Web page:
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The Clique of Gold

Chapter 18
At last, then, the truth had come out!
Overcome with horror, her hair standing at an end, and shaken by nervous spasms, poor
Henrietta was trying to measure the depth of the abyss into which she had thrown herself.
Voluntarily, and with the simplicity of a child, she had walked into the pit which had
been dug for her. But who, in her place, would not have trusted? Who could have
conceived such an idea? Who could have suspected such monstrous rascality?
Ah! Now she understood but too well all the mysterious movements that had so puzzled
her in M. de Brevan. She saw how profound had been his calculations when he
recommended her so urgently not to take her jewels with her while escaping from her
father's house, nor any object of value; for, if she had had her jewelry, she would have
been in possession of a small fortune; she would have been independent, and above want,
at least for a couple of years.
But M. de Brevan wanted her to have nothing. He knew, the coward! with what crushing
contempt she would reject his first proposals; but he flattered himself with the hope that
isolation, fear, destitution would at last reduce her to submission, and enable him--
"It is too horrible," repeated the poor girl,--"too horrible!"
And this man had been Daniel's friend! And it was he to whom Daniel, at the moment of
sailing, had intrusted his betrothed! What atrocious deception! M. Thomas Elgin was no
doubt a formidable bandit, faithless and unscrupulous; but he was known as such: he was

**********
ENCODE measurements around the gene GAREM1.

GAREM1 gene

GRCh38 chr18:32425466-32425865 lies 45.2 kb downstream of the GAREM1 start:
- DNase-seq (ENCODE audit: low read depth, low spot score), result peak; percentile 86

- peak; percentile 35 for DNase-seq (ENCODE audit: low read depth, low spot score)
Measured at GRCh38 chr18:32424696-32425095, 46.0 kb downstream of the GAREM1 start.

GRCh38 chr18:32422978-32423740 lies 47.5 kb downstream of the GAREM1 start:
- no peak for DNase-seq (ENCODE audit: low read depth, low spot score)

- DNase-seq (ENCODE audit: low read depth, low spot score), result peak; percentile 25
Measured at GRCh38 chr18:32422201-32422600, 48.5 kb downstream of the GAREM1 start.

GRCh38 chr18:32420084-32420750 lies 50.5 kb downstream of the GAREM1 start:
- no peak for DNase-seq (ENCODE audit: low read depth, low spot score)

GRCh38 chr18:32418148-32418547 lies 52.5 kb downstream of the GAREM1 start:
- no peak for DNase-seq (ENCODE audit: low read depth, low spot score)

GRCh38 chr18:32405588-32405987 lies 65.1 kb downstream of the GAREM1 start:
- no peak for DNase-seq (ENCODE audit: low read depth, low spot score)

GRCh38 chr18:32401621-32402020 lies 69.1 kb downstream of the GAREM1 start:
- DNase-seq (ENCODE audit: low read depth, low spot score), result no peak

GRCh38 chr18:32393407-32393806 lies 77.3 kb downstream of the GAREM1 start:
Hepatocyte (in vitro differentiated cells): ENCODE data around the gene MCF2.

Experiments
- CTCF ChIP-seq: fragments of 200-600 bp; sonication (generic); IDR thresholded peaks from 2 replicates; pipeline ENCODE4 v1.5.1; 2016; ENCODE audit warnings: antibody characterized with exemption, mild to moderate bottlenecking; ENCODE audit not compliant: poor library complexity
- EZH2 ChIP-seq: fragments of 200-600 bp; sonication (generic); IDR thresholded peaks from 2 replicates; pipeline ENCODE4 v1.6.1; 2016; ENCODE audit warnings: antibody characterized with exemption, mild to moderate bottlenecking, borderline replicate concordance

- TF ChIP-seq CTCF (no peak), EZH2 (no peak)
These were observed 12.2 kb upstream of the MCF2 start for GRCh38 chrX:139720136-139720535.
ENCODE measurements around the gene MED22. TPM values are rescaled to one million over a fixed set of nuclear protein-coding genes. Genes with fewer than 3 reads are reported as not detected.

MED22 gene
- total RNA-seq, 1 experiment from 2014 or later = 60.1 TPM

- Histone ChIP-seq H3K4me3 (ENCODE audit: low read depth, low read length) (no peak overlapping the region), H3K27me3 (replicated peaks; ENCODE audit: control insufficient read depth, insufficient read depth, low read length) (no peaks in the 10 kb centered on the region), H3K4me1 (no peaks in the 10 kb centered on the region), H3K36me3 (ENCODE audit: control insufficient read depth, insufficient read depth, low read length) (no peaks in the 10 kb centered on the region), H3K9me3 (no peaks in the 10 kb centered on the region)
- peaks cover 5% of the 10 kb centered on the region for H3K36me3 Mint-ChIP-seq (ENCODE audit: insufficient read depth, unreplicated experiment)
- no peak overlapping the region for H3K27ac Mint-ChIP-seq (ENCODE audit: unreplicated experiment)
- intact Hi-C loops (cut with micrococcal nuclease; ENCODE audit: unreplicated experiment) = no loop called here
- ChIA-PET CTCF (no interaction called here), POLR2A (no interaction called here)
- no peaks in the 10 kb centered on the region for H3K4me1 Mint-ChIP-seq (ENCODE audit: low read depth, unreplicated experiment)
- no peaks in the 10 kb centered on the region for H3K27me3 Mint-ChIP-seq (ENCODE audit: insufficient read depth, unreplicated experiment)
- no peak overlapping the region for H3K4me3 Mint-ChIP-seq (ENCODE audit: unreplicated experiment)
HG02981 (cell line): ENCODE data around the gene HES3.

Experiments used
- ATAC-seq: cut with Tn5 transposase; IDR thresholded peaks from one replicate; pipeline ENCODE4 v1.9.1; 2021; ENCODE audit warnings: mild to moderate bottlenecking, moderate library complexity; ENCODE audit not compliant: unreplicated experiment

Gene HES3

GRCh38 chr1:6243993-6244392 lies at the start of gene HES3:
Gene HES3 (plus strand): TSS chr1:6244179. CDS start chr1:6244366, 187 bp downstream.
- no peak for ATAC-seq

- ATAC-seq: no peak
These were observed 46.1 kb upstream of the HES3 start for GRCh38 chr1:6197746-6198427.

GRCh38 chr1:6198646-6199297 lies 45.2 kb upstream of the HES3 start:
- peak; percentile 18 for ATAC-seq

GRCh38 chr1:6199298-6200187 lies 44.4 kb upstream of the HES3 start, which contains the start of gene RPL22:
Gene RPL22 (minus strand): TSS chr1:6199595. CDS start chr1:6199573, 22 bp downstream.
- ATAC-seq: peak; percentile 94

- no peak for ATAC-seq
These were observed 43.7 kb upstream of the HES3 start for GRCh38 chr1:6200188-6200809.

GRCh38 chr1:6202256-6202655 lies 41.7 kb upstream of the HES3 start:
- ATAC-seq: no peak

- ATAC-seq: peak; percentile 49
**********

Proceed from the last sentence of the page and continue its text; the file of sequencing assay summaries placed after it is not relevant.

known to be capable of any thing, and thus people were on their guard. But this man!--ah,
a thousand times meaner and viler!--he had watched for a whole year, with smiling face,
for the hour of treachery; he had prepared a hideous crime under the veil of the noblest
friendship!
Henrietta thought she could divine what was the traitor's final aim. In obtaining
possession of her, he no doubt thought he would secure to himself a large portion of
Count Ville-Handry's immense fortune.
And hence, she continued in her meditations, hence the hatred between Sir Thorn and M.
de Brevan. They both coveted the same thing; and each one trembled lest the other should
first get hold of the treasure which he wanted to secure. The idea that the new countess
was in complicity with M. de Brevan did not enter Henrietta's mind. On the contrary, she
thought they were enemies, and divided from each other by separate and opposite
interests.
"Ah!" she said to herself, "they have one feeling, at all events, in common; and that is
hatred against me."
 
 
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